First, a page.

- Man at the Helm by Nina Stibble – This one is one of the random picks at the library. Honestly I do not know how these things keep happening. I go there to return books and I get back with several new ones.
|Not long after her parents’ separation, heralded by an awkward scene involving a wet Daily Telegraph and a pan of cold eggs, nine-year-old Lizzie Vogel, her sister and little brother and their now divorcée mother are packed off to a small, slightly hostile village in the English countryside. Their mother is all alone, only thirty-one years of age, with three young children and a Labrador. It is no wonder, when you put it like that, that she becomes a menace and a drunk. And a playwright.
Worried about the bad playwriting – though more about becoming wards of court and being sent to the infamous Crescent Home for Children – Lizzie and her sister decide to contact, by letter, suitable men in the area. In order to stave off the local social worker they urgently need to find a new Man at the Helm.
- Astonish Me by Maggie Shipstead – I have been obsessed with ballet lately, and I do not mean that I will become a dancer; I mean I love watching other people dance. And now I want to try reading about people from the ballet world.
|“Astonish Me” is the irresistible story of Joan, a ballerina whose life has been shaped by her relationship with the world-famous dancer Arslan Ruskov, whom she helps defect from the Soviet Union to the United States. While Arslan’s career takes off in New York, Joan’s slowly declines, ending when she becomes pregnant and decides to marry her longtime admirer, a PhD student named Jacob. As the years pass, Joan settles into her new life in California, teaching dance and watching her son, Harry, become a ballet prodigy himself. But when Harry’s success brings him into close contact with Arslan, explosive secrets are revealed that shatter the delicate balance Joan has struck between her past and present.
In graceful, inimitable prose, Shipstead draws us into an extraordinary world, and the lives of her vivid and tempestuous characters. Filled with intrigue, brilliant satire, and emotional nuance, “Astonish Me” is a superlative follow-up to Shipstead’s superb debut.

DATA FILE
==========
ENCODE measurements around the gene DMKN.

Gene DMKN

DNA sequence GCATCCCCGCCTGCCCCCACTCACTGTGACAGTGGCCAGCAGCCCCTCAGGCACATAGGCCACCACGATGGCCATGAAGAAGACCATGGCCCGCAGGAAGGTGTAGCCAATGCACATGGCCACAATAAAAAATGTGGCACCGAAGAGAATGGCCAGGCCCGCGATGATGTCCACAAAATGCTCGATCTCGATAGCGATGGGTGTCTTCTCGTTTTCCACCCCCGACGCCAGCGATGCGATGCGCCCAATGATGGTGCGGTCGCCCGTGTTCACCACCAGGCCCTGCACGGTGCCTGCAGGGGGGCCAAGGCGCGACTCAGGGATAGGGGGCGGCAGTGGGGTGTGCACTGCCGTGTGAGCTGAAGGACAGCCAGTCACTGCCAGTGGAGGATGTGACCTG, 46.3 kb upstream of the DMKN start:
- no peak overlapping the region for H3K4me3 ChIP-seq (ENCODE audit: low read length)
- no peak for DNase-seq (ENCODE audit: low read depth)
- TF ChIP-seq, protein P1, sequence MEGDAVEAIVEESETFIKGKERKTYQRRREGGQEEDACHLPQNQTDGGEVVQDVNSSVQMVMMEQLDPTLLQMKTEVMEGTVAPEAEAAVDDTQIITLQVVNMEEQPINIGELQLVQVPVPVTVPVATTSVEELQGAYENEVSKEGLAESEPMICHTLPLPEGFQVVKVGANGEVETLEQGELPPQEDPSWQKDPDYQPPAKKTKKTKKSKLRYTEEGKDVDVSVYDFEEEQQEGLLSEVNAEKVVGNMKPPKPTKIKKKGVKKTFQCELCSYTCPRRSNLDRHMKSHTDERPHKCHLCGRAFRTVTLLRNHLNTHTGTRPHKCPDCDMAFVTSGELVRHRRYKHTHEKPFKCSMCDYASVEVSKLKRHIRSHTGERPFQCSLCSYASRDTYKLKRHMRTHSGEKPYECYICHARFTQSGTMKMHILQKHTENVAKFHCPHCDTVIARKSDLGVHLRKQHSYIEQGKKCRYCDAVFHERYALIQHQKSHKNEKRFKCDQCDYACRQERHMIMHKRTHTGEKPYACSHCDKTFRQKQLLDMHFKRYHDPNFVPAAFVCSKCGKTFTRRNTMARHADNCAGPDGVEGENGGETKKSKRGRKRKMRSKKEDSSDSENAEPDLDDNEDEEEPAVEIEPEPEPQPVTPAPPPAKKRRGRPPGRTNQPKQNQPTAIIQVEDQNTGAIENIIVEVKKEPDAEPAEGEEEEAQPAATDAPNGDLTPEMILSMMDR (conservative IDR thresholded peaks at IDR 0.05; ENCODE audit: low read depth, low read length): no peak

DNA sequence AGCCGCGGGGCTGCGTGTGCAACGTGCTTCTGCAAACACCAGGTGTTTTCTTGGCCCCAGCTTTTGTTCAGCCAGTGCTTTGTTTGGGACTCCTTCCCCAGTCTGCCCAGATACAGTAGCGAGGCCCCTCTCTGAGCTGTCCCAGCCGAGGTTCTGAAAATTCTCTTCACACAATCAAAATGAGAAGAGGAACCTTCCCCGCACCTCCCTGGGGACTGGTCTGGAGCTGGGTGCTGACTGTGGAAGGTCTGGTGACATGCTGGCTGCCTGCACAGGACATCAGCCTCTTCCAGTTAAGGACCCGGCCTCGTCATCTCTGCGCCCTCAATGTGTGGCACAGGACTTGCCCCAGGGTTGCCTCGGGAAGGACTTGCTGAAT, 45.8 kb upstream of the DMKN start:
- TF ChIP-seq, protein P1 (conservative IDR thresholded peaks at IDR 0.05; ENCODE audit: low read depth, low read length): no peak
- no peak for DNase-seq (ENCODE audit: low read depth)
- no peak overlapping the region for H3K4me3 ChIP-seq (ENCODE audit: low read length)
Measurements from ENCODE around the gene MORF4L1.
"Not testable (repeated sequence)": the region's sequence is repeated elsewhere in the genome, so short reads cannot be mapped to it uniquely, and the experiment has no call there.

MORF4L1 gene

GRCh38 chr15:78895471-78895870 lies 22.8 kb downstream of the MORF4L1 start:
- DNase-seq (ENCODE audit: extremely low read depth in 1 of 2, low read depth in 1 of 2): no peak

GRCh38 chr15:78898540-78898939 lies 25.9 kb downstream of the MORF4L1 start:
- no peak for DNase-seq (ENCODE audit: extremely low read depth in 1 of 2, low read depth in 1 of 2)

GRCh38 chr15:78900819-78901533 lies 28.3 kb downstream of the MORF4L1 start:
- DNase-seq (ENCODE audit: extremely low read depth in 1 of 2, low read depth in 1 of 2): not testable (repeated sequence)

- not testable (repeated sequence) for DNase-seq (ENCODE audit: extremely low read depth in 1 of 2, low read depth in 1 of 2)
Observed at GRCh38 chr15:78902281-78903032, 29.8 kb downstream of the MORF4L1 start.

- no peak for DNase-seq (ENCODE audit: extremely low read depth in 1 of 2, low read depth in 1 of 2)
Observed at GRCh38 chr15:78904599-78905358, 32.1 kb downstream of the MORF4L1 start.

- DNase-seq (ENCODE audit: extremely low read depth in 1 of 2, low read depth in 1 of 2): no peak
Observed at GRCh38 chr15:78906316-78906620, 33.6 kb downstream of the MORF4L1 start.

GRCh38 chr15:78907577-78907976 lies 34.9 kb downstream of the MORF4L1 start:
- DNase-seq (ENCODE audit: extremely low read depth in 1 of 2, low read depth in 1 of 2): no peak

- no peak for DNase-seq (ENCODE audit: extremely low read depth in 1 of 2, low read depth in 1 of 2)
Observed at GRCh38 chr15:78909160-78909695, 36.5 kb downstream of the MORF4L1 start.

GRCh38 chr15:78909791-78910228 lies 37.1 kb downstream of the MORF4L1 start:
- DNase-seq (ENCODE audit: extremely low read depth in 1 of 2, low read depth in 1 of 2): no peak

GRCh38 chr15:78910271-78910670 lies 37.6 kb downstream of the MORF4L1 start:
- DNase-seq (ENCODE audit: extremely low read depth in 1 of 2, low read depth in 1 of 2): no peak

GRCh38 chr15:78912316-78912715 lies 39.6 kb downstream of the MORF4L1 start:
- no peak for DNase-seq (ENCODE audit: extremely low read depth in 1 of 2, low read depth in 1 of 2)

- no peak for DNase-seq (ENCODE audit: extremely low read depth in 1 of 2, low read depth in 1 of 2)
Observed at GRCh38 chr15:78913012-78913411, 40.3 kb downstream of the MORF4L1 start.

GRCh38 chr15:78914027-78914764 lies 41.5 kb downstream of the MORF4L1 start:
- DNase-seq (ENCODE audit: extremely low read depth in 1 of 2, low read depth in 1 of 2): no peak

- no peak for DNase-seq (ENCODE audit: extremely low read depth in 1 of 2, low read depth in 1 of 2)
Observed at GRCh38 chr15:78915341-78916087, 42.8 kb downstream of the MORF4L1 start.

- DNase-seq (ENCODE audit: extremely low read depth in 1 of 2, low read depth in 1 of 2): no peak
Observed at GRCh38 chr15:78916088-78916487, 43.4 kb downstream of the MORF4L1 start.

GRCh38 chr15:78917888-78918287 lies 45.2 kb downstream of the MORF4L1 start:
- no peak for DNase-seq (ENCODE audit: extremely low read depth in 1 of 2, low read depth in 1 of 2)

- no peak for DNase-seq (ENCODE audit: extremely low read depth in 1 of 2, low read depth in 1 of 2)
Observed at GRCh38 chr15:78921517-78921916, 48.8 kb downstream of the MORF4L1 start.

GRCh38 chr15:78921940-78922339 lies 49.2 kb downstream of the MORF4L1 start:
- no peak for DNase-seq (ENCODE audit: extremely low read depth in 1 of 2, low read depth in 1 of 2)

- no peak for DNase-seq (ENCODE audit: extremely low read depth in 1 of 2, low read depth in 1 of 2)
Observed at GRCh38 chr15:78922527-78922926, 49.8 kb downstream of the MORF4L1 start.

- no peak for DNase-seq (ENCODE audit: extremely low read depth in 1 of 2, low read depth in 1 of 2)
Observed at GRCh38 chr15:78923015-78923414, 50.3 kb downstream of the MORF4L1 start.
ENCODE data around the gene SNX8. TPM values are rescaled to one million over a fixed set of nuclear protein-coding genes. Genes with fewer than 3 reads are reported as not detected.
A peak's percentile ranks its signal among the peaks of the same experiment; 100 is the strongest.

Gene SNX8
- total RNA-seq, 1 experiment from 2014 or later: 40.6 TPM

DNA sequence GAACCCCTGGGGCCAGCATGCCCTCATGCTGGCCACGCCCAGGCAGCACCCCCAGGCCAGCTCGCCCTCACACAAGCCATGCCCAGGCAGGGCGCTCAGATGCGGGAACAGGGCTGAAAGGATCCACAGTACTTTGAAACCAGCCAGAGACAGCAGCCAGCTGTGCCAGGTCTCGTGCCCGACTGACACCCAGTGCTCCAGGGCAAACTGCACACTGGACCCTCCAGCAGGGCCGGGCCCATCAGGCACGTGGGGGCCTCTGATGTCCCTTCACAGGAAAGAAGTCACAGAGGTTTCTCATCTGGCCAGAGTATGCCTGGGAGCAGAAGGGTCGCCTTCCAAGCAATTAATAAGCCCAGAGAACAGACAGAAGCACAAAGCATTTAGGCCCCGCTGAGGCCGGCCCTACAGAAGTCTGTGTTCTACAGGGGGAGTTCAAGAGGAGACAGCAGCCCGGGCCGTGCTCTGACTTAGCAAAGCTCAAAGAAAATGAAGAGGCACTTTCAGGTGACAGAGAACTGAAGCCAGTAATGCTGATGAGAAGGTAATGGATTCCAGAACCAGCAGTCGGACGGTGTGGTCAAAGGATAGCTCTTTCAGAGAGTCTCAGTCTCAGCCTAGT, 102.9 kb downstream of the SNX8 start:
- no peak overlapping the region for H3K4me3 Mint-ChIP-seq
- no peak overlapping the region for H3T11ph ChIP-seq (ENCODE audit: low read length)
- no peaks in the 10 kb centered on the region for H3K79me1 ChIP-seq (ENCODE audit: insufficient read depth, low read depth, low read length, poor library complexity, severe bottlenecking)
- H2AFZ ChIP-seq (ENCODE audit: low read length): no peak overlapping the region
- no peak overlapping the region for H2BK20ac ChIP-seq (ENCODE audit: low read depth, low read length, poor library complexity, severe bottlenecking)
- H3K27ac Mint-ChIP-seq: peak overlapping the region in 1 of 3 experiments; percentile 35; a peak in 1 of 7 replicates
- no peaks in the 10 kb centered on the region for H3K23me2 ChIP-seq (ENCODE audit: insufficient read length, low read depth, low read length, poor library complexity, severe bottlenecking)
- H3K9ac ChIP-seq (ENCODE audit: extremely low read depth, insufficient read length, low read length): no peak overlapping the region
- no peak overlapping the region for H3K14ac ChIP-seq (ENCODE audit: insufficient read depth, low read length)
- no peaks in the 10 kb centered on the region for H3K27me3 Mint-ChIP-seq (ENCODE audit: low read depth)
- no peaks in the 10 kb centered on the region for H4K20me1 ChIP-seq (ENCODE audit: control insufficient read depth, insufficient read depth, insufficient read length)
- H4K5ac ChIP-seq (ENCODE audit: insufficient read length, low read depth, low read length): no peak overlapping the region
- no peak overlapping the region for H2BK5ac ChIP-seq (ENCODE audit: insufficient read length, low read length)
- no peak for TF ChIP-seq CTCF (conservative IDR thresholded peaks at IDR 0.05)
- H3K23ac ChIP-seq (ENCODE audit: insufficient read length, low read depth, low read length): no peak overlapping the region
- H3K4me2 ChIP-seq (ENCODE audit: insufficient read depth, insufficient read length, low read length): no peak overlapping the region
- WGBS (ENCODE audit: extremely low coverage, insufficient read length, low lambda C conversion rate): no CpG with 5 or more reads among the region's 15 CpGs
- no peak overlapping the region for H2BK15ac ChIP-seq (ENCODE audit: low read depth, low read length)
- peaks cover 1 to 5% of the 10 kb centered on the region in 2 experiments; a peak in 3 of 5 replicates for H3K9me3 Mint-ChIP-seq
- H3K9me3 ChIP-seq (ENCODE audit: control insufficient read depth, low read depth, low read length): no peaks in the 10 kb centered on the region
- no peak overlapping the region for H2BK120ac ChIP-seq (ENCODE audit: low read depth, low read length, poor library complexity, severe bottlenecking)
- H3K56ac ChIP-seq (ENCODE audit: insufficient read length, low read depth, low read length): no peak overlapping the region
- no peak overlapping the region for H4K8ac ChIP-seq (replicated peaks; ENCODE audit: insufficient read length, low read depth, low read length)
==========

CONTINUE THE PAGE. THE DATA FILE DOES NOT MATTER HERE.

- Still Alice by Lisa Genova – I think that we have all heard about this one. I saw it at the library and saw no reason not to borrow, and that is how it got on my TBR pile.
|Alice Howland is proud of the life she worked so hard to build. At fifty years old, she’s a cognitive psychology professor at Harvard and a world-renowned expert in linguistics with a successful husband and three grown children. When she becomes increasingly disoriented and forgetful, a tragic diagnosis changes her life–and her relationship with her family and the world–forever.
At once beautiful and terrifying, Still Alice is a moving and vivid depiction of life with early-onset Alzheimer’s disease that is as compelling as A Beautiful Mind and as unforgettable as Judith Guest’s Ordinary People.
- Us by David Nicholls – I loved the idea of One Day and tried reading it but I am not emotional ready for that one, so I thought I would try a different book by David Nicholls, and here we are with Us.
|Douglas Petersen may be mild-mannered, but behind his reserve lies a sense of humor that, against all odds, seduces beautiful Connie into a second date and eventually into marriage. Now, almost three decades after their relationship first blossomed in London, they live more or less happily in the suburbs with their moody seventeen-year-old son, Albie; then Connie tells him she thinks she wants a divorce.
The timing couldn’t be worse. Hoping to encourage her son’s artistic interests, Connie has planned a month-long tour of European capitals, a chance to experience the world’s greatest works of art as a family, and she can’t bring herself to cancel. And maybe going ahead with the original plan is for the best anyway. Douglas is privately convinced that this landmark trip will rekindle the romance in the marriage and might even help him bond with Albie.
Narrated from Douglas’s endearingly honest, slyly witty, and at times achingly optimistic point of view, Us is the story of a man trying to rescue his relationship with the woman he loves and learning how to get closer to a son who’s always felt like a stranger.
- The Lazarus Project by Aleksandar Hemon – There are Jews involved in this story, and I have not read about a Jewish character in quite a while so I thought I would give this a try.
|On March 2, 1908, nineteen-year-old Lazarus Averbuch, an Eastern European Jewish immigrant, was shot to death on the doorstep of the Chicago chief of police and cast as a would-be anarchist assassin.
A century later, a young Eastern European writer in Chicago named Brik becomes obsessed with Lazarus’s story. Brik enlists his friend Rora — a war photographer from Sarajevo — to join him in retracing Averbuch’s path.
Through a history of pogroms and poverty, and a prism of a present-day landscape of cheap mafiosi and even cheaper prostitutes, the stories of Averbuch and Brik become inextricably intertwined, creating a truly original, provocative, and entertaining novel that confirms Aleksandar Hemon as one of the most dynamic and essential literary voices of our time.
All of the anotations were downloaded from Goodreads.
And that is all folks for this week’s TOP TEN TUESDAY. See you next time.